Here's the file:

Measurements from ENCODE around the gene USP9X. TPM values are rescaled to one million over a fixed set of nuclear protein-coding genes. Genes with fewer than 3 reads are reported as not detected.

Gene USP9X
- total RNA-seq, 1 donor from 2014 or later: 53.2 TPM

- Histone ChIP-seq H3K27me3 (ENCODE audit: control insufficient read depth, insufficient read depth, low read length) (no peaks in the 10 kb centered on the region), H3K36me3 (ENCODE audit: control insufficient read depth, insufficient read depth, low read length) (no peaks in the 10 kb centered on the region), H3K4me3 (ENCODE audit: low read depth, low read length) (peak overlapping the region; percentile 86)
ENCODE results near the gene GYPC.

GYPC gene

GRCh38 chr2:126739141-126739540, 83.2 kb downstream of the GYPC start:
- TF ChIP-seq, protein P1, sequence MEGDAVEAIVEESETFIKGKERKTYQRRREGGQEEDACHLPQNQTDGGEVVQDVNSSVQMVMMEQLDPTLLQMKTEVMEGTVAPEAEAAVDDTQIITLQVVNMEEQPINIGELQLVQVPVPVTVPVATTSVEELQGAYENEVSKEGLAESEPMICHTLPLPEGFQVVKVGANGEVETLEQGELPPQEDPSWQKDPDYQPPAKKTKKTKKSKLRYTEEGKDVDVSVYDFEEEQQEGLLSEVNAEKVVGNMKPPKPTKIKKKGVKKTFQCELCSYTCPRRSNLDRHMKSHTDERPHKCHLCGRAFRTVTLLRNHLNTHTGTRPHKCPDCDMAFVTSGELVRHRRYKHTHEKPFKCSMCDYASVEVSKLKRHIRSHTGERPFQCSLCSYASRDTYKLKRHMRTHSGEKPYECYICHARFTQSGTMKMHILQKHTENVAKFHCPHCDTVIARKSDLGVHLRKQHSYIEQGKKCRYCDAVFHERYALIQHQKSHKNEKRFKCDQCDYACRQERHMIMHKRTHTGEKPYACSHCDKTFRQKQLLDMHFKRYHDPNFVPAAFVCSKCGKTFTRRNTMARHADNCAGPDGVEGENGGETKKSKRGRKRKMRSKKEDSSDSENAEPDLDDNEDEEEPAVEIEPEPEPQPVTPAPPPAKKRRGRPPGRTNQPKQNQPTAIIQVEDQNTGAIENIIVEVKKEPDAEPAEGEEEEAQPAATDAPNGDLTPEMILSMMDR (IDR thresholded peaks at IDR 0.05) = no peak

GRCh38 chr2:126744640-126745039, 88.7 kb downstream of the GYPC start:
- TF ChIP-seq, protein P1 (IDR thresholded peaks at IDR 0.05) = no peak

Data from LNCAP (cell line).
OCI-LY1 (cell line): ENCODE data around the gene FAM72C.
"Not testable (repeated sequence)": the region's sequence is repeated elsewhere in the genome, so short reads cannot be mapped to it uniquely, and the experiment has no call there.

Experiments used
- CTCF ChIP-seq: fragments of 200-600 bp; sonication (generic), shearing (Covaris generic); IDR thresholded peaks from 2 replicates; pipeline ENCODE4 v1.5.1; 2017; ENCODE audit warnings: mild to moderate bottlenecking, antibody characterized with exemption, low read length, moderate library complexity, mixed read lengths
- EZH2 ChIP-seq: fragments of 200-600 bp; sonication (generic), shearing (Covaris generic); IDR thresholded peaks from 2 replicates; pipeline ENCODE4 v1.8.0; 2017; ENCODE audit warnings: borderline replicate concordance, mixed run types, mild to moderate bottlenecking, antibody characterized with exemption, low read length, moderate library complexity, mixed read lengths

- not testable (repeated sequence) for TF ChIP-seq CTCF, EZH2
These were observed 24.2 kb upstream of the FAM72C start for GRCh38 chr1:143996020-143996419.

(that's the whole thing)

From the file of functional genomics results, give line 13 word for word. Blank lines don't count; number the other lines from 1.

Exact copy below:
"Not testable (repeated sequence)": the region's sequence is repeated elsewhere in the genome, so short reads cannot be mapped to it uniquely, and the experiment has no call there.